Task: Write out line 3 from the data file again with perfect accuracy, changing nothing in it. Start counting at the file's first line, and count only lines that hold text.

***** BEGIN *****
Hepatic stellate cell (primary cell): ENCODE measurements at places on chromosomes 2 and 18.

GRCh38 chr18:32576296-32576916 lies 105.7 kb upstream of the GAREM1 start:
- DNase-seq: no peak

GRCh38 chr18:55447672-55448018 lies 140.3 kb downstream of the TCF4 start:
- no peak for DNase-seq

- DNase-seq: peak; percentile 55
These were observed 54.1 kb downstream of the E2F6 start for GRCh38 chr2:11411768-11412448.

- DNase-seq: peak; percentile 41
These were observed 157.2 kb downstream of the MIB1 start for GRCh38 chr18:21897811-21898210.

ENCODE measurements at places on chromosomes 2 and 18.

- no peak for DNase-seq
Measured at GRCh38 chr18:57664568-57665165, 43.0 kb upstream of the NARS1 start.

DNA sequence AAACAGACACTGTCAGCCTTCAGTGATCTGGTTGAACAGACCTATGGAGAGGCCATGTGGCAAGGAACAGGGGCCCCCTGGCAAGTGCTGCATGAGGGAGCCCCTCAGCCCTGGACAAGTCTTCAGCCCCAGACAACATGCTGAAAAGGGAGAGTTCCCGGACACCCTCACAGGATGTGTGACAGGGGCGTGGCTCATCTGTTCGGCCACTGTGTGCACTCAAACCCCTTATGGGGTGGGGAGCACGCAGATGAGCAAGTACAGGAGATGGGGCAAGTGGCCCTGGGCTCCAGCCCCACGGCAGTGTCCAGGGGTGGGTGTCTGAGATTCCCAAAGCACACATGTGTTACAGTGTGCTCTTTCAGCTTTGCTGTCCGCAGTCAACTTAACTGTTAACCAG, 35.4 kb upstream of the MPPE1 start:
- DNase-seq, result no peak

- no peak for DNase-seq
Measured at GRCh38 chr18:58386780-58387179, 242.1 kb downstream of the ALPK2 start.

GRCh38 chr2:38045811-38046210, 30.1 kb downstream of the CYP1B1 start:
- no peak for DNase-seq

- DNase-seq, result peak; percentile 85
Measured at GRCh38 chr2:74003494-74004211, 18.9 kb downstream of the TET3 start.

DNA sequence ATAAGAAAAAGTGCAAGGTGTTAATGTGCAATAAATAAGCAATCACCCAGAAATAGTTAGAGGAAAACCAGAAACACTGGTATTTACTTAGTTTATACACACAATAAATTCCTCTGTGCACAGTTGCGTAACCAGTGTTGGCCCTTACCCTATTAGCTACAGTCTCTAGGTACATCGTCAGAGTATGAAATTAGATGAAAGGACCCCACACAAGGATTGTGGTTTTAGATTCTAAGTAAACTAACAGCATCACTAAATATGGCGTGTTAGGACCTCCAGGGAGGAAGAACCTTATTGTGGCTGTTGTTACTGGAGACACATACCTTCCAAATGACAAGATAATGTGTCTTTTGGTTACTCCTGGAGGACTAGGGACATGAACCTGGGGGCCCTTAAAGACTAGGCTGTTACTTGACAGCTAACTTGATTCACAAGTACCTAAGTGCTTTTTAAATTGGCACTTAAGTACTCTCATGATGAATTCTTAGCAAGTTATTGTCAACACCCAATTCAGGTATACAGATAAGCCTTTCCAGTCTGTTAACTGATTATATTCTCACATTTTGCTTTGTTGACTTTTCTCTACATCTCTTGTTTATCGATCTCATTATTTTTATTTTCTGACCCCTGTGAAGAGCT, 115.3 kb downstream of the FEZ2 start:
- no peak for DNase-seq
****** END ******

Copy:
- DNase-seq: no peak